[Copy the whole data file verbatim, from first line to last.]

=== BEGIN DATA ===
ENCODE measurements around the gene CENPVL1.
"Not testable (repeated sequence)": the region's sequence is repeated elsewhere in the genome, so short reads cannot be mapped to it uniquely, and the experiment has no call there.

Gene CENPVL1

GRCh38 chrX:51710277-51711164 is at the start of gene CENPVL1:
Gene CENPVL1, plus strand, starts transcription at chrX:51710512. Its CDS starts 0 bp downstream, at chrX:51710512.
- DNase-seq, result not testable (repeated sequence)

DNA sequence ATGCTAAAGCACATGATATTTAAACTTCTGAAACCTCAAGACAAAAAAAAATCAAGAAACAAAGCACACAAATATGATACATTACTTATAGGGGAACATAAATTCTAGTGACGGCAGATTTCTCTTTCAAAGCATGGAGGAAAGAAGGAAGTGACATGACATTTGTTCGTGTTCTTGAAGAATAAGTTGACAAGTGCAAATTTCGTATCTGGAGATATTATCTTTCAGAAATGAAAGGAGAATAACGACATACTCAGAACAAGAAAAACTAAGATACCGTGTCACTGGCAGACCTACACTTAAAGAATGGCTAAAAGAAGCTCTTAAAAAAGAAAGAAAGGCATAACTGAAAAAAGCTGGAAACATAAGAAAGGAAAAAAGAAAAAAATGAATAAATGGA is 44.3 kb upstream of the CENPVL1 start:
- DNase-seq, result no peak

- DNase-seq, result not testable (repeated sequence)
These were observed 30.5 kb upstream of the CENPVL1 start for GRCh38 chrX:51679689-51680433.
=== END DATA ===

ENCODE measurements around the gene CENPVL1.
"Not testable (repeated sequence)": the region's sequence is repeated elsewhere in the genome, so short reads cannot be mapped to it uniquely, and the experiment has no call there.

Gene CENPVL1

GRCh38 chrX:51710277-51711164 is at the start of gene CENPVL1:
Gene CENPVL1, plus strand, starts transcription at chrX:51710512. Its CDS starts 0 bp downstream, at chrX:51710512.
- DNase-seq, result not testable (repeated sequence)

DNA sequence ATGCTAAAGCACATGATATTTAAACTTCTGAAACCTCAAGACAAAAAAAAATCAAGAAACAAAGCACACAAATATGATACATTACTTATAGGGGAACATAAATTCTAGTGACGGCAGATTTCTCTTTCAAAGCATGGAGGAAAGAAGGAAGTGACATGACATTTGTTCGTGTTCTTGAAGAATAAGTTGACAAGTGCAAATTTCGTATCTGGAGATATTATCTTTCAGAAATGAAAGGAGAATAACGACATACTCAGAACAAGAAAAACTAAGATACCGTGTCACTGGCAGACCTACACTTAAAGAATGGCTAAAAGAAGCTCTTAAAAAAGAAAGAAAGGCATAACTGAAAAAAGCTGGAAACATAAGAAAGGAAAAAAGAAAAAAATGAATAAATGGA is 44.3 kb upstream of the CENPVL1 start:
- DNase-seq, result no peak

- DNase-seq, result not testable (repeated sequence)
These were observed 30.5 kb upstream of the CENPVL1 start for GRCh38 chrX:51679689-51680433.